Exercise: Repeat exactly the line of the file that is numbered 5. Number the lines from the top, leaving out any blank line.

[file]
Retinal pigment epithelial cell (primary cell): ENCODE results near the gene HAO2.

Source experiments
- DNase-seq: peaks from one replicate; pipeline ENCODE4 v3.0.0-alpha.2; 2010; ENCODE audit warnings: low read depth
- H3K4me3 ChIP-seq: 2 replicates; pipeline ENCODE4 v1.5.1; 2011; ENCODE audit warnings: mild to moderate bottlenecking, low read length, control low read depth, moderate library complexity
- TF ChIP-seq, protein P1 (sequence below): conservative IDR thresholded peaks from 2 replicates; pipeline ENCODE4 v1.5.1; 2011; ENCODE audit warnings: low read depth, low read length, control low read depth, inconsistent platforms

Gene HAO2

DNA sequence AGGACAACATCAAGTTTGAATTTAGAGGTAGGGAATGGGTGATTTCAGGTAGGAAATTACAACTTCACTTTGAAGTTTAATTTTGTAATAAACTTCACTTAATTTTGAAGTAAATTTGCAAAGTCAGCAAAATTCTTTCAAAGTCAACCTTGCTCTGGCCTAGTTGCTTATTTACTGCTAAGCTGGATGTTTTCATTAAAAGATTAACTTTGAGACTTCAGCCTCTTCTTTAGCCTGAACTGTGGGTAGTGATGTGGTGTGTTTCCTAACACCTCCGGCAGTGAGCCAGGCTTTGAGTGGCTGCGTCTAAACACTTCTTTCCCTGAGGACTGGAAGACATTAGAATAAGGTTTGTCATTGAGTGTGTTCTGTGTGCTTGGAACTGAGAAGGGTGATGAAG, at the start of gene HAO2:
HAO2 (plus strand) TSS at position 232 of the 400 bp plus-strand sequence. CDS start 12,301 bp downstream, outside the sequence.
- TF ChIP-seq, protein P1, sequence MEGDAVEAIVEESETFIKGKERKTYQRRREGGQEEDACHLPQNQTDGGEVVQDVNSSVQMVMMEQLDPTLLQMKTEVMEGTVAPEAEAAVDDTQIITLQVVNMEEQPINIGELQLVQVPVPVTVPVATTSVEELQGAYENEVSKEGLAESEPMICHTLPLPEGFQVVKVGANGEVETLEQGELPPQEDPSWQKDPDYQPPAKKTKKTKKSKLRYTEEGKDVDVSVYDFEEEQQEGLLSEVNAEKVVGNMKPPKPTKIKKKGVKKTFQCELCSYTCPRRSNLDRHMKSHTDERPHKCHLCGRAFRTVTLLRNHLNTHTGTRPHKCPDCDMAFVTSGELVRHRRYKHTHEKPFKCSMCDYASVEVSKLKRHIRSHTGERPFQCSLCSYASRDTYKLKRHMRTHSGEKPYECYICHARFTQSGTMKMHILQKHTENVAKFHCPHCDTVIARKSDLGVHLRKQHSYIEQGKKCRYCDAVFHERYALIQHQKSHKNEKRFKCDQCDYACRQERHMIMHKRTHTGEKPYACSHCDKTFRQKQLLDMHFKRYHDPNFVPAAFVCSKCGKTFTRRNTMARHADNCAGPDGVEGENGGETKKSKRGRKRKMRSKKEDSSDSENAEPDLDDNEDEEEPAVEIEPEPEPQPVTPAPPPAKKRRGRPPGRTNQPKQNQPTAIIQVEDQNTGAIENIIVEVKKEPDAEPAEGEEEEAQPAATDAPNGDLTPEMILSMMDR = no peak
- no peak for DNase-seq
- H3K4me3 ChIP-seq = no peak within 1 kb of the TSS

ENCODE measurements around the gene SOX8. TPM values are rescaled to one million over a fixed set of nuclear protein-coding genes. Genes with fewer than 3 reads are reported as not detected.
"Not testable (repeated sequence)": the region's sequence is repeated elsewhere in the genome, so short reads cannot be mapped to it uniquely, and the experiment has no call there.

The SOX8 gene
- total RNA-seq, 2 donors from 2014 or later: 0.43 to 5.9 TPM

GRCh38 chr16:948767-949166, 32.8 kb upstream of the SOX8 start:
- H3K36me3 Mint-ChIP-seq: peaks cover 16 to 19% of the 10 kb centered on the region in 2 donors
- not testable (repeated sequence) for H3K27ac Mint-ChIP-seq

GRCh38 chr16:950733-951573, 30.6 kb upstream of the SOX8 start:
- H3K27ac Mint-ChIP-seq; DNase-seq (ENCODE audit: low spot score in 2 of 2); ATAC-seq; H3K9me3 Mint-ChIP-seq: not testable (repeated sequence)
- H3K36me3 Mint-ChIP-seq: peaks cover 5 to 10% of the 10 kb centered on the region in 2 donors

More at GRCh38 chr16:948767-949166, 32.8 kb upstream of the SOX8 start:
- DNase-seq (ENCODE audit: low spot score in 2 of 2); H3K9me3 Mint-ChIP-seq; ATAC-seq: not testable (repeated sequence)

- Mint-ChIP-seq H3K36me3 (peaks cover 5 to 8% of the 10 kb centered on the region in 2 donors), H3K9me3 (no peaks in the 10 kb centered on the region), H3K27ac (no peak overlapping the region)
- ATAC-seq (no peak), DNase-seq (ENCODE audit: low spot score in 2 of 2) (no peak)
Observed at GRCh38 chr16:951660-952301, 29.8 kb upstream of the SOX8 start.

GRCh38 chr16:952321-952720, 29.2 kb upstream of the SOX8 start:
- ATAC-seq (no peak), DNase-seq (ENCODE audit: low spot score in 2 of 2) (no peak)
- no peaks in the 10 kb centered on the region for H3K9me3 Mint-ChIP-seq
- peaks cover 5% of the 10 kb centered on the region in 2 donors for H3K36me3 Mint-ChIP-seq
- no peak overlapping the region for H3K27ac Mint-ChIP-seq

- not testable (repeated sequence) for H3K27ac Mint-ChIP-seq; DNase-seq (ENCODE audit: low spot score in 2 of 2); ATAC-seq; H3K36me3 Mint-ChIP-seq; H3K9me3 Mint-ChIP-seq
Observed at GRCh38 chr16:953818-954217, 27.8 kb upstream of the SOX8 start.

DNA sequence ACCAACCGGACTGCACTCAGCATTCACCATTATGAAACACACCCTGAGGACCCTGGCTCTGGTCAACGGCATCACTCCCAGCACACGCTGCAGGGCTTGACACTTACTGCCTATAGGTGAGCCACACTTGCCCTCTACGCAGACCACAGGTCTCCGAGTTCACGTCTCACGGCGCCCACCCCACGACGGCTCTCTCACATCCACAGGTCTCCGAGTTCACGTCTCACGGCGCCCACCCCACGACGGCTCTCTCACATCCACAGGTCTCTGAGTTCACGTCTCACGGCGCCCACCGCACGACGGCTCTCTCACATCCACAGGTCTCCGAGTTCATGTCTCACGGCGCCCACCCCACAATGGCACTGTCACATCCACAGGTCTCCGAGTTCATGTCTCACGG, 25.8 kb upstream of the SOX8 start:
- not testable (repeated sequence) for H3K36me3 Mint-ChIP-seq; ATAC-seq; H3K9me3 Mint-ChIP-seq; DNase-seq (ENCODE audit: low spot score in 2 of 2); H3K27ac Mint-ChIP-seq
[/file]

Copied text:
- TF ChIP-seq, protein P1 (sequence below): conservative IDR thresholded peaks from 2 replicates; pipeline ENCODE4 v1.5.1; 2011; ENCODE audit warnings: low read depth, low read length, control low read depth, inconsistent platforms